Want to read Slashdot from your mobile device? Point it at m.slashdot.org and keep reading!


Forgot your password?
Check out the brand new SourceForge HTML5 speed test! Test your internet connection now. Works on all devices. ×

Comment Re:Would make sense for a military base. (Score 3, Informative) 101

The Lunar Reconnaissance Orbiter was launched in 2009 and as far as I can tell it is still orbiting the moon. Its science mission may be finished though. In any case, keeping satellites in permanent orbit near the moon isn't simple, because of gravitational anomalies of the moon:


Comment Too bad robots couldn't do what people could (Score 2) 34

Are you aware that the three Russian robotic sample missions returned just a few hundred -grams- of lunar soil, while the Apollo manned flights returned hundreds of -kilograms-? The later lunar astronauts were also able to study geology before their flights and actually make intelligent decisions about -what- samples to return. Hardly the same level of achievement or the same scientific value. It would be really sad if all we had were the 326 grams of lunar soil returned by the Luna missions.

Comment Re:Is Windows10 a thing? (Score 2) 195

Where did I say everybody under the age of 30 goes to college? When I said 'that whole group' I was referring to people who do go to college (who are 99% under 30 after all). You're hearing what you want to hear. GP made it sound as if nobody under 30 uses a computer. I was just pointing out that is not a valid assumption.

Comment Re:Is Windows10 a thing? (Score 5, Insightful) 195

I updated all my PCs to Windows 10, starting with the laptop that was running 8.1 anyway. Inevitably there will be software and hardware that just isn't supported on Windows 7, whether intentionally or by accident, and I see no reason to stay behind when the update was free. Windows 10 cleaned up some of the annoyances I had with using 8.1 on a laptop (the Metro screen and Charms bar for instance), and the remainder are hardly an issue.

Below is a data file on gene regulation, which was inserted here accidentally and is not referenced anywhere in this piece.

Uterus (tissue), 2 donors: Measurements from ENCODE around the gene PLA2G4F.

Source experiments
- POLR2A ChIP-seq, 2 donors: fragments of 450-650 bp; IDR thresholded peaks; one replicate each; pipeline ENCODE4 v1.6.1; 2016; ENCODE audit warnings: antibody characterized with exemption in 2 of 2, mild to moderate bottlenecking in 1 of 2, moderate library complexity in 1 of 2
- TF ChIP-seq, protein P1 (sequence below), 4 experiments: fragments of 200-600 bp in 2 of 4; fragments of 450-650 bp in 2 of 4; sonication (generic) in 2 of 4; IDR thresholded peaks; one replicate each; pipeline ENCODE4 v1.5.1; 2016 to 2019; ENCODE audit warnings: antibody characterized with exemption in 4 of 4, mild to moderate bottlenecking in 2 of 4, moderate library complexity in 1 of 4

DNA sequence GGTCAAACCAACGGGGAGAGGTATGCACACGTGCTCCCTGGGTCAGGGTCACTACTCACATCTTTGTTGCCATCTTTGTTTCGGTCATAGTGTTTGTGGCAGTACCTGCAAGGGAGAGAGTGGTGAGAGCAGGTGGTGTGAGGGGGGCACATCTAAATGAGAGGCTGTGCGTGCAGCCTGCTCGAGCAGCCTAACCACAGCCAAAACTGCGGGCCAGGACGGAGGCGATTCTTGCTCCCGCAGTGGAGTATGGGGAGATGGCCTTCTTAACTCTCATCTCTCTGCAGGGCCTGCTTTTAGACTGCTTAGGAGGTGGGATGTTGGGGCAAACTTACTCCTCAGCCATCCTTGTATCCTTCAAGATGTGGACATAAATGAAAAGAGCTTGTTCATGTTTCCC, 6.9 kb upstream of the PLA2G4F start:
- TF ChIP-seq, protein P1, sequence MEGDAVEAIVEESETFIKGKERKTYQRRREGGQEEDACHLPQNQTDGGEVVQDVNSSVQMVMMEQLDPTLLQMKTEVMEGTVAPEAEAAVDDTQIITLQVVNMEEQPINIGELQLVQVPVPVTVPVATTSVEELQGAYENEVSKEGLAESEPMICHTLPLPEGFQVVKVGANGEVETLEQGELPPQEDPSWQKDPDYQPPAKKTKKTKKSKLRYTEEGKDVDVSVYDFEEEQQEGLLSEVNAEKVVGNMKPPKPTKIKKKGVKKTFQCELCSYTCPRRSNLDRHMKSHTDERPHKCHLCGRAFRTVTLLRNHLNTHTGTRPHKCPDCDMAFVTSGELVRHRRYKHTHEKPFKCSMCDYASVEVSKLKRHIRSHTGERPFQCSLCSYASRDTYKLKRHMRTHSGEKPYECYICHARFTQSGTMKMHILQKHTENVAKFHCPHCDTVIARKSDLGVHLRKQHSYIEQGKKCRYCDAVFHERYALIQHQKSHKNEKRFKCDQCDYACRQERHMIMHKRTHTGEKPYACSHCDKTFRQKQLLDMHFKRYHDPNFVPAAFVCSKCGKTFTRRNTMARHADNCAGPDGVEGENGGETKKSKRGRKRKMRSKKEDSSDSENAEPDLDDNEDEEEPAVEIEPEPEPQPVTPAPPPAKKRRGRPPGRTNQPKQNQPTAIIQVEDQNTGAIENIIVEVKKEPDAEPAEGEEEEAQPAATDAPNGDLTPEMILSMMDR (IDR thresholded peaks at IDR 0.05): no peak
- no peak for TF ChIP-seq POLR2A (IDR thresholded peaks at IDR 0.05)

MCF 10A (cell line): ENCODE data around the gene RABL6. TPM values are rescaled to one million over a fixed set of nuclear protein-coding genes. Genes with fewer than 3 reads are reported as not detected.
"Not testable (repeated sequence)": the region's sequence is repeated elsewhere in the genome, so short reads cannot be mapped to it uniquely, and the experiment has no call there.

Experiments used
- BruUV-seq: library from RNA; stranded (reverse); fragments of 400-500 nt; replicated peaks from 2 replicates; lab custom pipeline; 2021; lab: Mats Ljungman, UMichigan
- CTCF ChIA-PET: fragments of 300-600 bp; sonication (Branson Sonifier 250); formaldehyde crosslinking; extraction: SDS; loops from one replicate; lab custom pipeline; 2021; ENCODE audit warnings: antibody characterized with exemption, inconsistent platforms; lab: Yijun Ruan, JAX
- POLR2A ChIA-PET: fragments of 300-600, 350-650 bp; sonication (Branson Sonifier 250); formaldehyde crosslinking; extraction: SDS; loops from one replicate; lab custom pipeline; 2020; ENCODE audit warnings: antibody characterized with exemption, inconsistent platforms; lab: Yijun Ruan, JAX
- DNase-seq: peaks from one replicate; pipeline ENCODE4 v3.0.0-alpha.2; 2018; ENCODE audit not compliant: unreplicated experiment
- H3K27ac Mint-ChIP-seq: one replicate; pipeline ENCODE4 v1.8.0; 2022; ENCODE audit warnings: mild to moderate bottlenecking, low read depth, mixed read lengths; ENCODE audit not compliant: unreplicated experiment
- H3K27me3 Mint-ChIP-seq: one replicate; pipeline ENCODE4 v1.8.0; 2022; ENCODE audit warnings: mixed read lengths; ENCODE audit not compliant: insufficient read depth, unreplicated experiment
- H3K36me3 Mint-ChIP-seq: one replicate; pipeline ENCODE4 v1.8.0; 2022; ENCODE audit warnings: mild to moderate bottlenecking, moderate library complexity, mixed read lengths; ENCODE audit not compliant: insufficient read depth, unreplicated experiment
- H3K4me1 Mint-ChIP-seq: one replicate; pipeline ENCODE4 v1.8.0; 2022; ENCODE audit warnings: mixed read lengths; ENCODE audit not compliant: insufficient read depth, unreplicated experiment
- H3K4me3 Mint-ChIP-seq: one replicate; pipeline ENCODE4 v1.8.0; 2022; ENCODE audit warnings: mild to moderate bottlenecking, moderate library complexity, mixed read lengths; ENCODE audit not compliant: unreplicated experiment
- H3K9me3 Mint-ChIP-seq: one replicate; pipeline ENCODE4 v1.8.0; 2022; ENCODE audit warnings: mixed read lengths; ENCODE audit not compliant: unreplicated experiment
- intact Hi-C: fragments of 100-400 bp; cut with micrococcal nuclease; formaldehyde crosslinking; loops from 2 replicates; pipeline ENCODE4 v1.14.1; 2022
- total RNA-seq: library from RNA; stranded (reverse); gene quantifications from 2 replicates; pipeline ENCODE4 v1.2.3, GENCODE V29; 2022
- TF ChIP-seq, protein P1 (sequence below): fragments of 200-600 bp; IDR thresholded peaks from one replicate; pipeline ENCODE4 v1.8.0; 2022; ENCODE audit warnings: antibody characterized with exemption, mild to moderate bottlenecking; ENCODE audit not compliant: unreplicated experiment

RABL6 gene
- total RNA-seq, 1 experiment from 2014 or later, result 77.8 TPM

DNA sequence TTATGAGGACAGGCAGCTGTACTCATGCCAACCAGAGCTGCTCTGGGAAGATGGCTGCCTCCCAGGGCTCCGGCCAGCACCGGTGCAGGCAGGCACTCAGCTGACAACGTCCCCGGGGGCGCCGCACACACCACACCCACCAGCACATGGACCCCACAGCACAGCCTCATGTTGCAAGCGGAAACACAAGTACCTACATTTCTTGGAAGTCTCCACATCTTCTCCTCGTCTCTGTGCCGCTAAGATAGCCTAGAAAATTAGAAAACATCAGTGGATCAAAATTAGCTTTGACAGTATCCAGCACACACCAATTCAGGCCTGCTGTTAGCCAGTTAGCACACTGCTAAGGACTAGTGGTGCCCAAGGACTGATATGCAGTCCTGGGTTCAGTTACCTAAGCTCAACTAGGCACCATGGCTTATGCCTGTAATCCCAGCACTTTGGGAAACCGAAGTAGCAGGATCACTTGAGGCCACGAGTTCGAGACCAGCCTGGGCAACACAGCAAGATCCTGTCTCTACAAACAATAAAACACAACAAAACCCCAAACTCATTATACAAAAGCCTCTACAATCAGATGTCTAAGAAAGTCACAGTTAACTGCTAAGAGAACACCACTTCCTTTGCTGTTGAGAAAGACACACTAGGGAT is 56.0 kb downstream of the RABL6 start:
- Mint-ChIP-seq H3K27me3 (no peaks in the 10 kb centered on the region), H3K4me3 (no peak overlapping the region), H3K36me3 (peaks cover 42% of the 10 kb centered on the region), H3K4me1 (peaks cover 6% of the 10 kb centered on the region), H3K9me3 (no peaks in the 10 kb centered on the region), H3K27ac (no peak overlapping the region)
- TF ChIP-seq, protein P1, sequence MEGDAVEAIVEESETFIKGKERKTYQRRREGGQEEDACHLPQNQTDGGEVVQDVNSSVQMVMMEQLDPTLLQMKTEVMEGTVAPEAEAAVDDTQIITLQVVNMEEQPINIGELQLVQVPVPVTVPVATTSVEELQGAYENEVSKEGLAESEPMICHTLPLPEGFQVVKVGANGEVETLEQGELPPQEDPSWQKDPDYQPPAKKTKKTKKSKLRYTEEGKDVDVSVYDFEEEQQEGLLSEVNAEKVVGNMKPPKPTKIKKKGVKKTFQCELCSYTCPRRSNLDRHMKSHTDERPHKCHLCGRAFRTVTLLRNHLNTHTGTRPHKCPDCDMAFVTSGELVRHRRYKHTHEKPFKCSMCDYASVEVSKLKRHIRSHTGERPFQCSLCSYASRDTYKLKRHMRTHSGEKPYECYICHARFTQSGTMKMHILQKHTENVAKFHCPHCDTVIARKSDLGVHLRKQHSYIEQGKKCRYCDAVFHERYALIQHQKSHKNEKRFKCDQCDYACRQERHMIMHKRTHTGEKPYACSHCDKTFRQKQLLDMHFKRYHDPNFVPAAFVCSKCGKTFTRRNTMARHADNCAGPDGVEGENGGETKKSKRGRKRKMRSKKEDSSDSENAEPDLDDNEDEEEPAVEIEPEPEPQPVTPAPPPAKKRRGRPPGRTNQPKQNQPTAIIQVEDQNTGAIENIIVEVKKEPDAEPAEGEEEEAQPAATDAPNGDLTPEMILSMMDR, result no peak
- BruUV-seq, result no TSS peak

And regarding the idea that everybody under 30 uses a phone or tablet, sure they use phones, but I don't see many tablets out there, and laptops are practically a requirement for a college education these days, so that whole group of (under 30) people uses a Mac or PC computer as well.

Comment Public access to expiration dates? (Score 2) 18

Obviously this works because the domain system has been designed so that domain expiration dates are visible to the public. Is there any compelling public interest in making this so? Perhaps this was one of those decisions made during a more naive, simple time on the internet, that needs to be revisited.

Comment Re:"just" an implementation of what Android/Google (Score 1) 131

I don't want to write a thesis on this, but it's really not that easy. APIs have all sorts of implicit rules that are not obvious at first glance (and undocumented, hence 'implicit'), so even if you write what appears to be a valid drop-in replacement for every individual API function, you may end up with a garbage result. Throw in multi-threaded programming and event-driven GUI programming, and it becomes exponentially more complicated. It's not unusual for a GUI program to rely on a specific order of events received from the OS in order to calculate things like layout, positioning, font sizes, etc., or to make desired features like animation work properly. The events might -always- occur in the expected order on one OS and give all the right answers, but come in differently on another OS or a new release of the same OS. An emulation of one OS by another has to replicate a ton of behavior that you can't predict in advance just by reading the API specifications.

Comment Re:transcript of rose (Score 1) 58

Earlier today I played with the Rose Chatbot demo on Brian Wilcox's website, and it falls apart pretty quickly. Human beings (especially one with the presumed life experience of a '30-year-old security consultant') have an enormous body of knowledge to draw context from, plus the ability to quickly identify relevant context, which no chatbot today can replicate. My conversation with 'Rose' jumped off the rails after about a minute with this simple exchange (paraphrasing):

Rose: I'm a programmer too.
Me: What languages do you use?
Rose: I only understand English.

FAIL. Unless I'm dealing with a person on drugs, or intentionally trying to act like a chatbot, I would obviously expect them to realize that my question about languages was asked within the context of computer programming, since that is what they just told me they do. Failure to deal with context (which Rose seems to handle by deflecting the conversation) is what prevents chatbots from giving a convincing impression that there is a 'mind' behind the words, that is operating from the same principles that you or I do.

The amount of context a chatbot would need to store and identify in order to provide -sensible- (not just grammatically correct) responses in an open-ended conversation with a human is still beyond our ability to contain in software, except perhaps in gigantic bespoke systems like Watson.

Slashdot Top Deals

People are always available for work in the past tense.